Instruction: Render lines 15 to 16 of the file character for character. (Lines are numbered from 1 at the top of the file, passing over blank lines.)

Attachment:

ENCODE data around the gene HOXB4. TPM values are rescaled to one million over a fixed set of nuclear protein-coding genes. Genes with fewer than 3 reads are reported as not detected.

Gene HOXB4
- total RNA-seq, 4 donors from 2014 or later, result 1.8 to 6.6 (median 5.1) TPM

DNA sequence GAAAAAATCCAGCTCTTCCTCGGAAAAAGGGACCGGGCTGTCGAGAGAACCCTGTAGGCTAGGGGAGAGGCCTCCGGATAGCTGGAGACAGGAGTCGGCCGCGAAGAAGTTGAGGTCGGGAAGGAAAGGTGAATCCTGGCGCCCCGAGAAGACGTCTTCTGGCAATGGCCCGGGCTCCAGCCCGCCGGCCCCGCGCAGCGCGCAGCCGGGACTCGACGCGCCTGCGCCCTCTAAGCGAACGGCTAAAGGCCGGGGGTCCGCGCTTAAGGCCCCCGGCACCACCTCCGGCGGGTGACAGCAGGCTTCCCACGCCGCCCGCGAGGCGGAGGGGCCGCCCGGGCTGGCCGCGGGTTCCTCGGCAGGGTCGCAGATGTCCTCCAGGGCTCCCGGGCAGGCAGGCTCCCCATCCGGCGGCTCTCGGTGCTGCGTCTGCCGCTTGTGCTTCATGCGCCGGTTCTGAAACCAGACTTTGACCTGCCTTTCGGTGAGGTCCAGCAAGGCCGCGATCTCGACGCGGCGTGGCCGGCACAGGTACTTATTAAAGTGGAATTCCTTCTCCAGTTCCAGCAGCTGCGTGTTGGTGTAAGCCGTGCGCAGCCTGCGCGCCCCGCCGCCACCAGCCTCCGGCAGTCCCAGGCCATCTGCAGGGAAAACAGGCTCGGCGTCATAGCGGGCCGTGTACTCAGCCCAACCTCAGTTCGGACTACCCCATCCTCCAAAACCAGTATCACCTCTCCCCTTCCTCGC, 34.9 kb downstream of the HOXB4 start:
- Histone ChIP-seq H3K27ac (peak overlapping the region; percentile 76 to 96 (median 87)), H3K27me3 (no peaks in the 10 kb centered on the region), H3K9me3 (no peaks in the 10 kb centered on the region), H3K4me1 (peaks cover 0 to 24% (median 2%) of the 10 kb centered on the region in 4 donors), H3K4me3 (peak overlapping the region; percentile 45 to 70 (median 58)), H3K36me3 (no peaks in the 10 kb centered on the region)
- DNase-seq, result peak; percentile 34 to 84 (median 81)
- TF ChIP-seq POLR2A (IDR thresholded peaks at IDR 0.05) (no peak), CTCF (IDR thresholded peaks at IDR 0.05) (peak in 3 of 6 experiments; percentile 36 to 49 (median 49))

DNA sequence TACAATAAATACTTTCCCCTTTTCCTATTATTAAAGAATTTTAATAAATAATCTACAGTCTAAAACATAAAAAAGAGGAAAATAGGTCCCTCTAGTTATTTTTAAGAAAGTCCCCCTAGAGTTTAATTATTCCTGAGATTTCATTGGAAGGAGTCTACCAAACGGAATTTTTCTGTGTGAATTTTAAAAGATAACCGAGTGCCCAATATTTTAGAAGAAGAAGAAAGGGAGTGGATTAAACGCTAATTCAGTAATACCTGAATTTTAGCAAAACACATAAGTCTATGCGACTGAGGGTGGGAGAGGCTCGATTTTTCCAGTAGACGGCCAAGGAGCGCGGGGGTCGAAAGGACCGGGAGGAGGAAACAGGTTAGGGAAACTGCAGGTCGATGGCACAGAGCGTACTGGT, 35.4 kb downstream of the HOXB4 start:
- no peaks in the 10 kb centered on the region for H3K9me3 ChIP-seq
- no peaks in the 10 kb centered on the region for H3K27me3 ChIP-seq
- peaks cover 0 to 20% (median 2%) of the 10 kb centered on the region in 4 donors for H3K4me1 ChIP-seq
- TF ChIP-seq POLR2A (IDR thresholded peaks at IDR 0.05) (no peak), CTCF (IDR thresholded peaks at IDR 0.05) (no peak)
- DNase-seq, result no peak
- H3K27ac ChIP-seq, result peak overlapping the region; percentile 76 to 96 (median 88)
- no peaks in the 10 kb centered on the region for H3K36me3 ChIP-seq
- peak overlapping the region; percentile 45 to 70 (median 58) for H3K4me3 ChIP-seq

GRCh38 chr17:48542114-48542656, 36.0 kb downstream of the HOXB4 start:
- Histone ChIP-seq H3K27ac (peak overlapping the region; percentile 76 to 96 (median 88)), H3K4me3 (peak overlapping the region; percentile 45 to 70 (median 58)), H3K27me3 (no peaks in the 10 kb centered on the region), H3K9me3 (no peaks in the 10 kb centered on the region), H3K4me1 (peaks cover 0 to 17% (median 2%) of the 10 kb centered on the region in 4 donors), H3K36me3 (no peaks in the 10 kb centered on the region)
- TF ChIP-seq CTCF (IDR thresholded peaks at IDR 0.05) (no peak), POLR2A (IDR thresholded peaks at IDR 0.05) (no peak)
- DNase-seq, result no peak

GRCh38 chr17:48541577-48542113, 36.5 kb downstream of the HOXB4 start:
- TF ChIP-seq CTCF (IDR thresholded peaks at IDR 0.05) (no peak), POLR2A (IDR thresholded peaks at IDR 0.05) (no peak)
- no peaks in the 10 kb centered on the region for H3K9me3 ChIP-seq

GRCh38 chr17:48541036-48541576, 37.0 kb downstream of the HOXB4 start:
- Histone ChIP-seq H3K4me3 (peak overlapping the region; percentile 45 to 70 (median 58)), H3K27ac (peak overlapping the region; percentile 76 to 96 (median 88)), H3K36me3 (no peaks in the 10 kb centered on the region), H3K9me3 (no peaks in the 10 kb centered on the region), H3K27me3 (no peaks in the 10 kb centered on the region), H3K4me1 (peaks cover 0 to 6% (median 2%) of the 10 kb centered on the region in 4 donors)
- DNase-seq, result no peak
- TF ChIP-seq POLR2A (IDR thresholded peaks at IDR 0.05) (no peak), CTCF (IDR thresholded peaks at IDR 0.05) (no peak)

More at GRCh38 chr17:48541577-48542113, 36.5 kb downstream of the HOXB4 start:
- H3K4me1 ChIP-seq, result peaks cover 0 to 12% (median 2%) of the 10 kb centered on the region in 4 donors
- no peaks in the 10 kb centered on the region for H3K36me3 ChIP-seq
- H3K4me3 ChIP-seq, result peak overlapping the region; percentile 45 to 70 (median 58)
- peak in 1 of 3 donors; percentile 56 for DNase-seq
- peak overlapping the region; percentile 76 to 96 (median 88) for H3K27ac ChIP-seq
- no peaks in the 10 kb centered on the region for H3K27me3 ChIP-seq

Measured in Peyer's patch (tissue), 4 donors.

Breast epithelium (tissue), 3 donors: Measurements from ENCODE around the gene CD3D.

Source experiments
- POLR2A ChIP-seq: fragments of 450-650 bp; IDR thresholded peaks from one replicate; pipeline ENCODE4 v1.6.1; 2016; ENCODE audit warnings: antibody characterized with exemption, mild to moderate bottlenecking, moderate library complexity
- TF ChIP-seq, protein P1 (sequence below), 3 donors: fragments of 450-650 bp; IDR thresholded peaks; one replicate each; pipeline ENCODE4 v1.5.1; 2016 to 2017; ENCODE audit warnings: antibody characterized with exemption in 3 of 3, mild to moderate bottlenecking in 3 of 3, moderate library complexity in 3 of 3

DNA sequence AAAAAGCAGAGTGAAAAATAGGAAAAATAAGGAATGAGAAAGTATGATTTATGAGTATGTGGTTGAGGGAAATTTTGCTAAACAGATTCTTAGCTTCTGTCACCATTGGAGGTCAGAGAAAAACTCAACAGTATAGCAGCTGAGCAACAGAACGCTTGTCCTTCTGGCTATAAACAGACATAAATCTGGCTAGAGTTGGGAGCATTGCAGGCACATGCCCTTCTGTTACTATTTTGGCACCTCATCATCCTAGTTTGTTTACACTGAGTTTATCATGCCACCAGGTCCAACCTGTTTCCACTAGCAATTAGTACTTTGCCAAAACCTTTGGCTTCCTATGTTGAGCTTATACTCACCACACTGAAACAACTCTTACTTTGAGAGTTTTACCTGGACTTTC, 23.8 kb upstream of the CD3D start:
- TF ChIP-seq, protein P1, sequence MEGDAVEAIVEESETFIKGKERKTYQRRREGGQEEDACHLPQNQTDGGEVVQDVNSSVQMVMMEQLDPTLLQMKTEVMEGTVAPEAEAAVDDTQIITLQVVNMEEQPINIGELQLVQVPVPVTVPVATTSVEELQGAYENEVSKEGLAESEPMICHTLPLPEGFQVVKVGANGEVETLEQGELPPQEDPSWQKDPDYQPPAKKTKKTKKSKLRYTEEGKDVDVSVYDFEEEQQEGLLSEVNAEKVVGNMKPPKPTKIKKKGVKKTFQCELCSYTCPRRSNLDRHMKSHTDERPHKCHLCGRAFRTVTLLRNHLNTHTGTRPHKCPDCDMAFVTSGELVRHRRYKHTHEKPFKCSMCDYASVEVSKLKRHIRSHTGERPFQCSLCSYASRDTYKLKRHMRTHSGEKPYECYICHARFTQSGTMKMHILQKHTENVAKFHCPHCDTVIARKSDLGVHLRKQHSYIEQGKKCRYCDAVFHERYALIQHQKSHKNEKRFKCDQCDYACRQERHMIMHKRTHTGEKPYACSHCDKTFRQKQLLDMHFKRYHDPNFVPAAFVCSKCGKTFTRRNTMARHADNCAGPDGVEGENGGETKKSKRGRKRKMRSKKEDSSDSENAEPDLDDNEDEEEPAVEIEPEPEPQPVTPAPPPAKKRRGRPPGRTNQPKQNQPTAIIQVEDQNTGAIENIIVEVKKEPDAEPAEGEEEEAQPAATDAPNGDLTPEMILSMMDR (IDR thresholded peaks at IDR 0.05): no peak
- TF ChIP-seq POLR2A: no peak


- no peaks in the 10 kb centered on the region for H3K36me3 ChIP-seq
- peak overlapping the region; percentile 45 to 70 (median 58) for H3K4me3 ChIP-seq